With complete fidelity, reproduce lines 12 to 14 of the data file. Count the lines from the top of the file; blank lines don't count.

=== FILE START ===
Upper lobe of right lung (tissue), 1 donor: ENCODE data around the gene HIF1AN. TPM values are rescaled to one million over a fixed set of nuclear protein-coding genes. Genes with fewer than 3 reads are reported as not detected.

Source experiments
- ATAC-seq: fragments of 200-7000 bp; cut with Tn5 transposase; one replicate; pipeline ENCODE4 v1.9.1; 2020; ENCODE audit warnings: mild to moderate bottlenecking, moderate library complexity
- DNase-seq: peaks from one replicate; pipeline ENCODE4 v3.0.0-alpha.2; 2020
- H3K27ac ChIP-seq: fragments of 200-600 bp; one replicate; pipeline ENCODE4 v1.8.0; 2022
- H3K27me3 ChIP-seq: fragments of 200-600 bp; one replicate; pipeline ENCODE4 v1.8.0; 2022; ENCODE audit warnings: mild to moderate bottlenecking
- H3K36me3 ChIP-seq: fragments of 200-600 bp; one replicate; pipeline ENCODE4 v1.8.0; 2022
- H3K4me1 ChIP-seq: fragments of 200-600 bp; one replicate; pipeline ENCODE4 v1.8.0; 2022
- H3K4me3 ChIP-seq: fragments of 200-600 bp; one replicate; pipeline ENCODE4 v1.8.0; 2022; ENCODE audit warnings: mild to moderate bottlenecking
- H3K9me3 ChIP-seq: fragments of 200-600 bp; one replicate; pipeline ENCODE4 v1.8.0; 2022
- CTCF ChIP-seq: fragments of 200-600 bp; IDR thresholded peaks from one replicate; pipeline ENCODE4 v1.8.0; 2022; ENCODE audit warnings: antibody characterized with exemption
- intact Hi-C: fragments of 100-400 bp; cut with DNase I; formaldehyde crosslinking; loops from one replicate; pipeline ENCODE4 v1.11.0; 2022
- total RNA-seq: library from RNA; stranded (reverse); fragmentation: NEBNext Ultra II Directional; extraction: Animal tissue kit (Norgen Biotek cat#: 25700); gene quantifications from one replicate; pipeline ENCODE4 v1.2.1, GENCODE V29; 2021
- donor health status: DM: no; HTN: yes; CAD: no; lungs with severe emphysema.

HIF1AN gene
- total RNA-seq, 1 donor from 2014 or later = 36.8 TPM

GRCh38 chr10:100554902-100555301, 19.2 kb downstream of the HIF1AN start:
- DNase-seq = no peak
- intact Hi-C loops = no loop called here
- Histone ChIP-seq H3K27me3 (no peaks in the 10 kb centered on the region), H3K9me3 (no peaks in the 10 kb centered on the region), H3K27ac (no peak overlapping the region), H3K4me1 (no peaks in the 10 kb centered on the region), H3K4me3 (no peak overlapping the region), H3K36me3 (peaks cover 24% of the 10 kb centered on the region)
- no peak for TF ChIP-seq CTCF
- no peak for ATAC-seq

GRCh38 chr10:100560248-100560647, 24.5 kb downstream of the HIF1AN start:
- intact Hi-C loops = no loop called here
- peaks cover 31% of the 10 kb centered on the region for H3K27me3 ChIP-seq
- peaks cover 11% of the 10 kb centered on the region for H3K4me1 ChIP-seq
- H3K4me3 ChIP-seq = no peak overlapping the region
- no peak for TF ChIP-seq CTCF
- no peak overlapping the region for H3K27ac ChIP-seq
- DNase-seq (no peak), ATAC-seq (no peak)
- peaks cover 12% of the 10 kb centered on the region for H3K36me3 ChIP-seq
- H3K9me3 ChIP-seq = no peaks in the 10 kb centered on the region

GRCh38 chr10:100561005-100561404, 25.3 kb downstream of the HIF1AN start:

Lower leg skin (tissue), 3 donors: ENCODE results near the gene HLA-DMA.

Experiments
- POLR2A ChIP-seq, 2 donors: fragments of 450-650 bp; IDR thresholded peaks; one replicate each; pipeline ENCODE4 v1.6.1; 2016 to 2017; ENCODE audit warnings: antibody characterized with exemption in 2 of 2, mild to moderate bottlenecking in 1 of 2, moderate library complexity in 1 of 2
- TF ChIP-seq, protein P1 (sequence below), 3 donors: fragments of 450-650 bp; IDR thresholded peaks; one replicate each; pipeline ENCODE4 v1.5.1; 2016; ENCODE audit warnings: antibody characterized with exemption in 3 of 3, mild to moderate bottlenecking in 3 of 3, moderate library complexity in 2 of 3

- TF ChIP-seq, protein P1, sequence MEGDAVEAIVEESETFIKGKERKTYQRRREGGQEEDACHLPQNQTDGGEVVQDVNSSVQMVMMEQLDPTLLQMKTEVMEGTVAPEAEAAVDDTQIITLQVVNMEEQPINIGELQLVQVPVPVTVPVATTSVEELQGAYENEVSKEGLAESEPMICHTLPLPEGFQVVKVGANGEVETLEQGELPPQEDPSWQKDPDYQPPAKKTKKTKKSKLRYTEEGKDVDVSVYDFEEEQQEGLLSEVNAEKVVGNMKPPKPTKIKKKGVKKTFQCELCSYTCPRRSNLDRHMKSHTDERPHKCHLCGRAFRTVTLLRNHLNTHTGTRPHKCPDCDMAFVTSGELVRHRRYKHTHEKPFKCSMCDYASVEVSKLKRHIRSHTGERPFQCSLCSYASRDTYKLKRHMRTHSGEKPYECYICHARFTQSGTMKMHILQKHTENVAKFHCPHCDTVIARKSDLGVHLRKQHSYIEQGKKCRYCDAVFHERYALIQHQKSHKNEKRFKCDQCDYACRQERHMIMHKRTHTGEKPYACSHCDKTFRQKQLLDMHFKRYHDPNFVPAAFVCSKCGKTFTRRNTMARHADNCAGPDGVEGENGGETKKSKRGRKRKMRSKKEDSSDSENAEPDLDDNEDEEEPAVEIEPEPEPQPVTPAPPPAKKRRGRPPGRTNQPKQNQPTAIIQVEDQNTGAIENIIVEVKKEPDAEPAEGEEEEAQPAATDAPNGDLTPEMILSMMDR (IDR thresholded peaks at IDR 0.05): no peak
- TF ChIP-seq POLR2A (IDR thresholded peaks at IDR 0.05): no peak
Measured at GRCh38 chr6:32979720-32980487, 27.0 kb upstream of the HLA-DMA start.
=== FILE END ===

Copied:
- intact Hi-C: fragments of 100-400 bp; cut with DNase I; formaldehyde crosslinking; loops from one replicate; pipeline ENCODE4 v1.11.0; 2022
- total RNA-seq: library from RNA; stranded (reverse); fragmentation: NEBNext Ultra II Directional; extraction: Animal tissue kit (Norgen Biotek cat#: 25700); gene quantifications from one replicate; pipeline ENCODE4 v1.2.1, GENCODE V29; 2021
- donor health status: DM: no; HTN: yes; CAD: no; lungs with severe emphysema.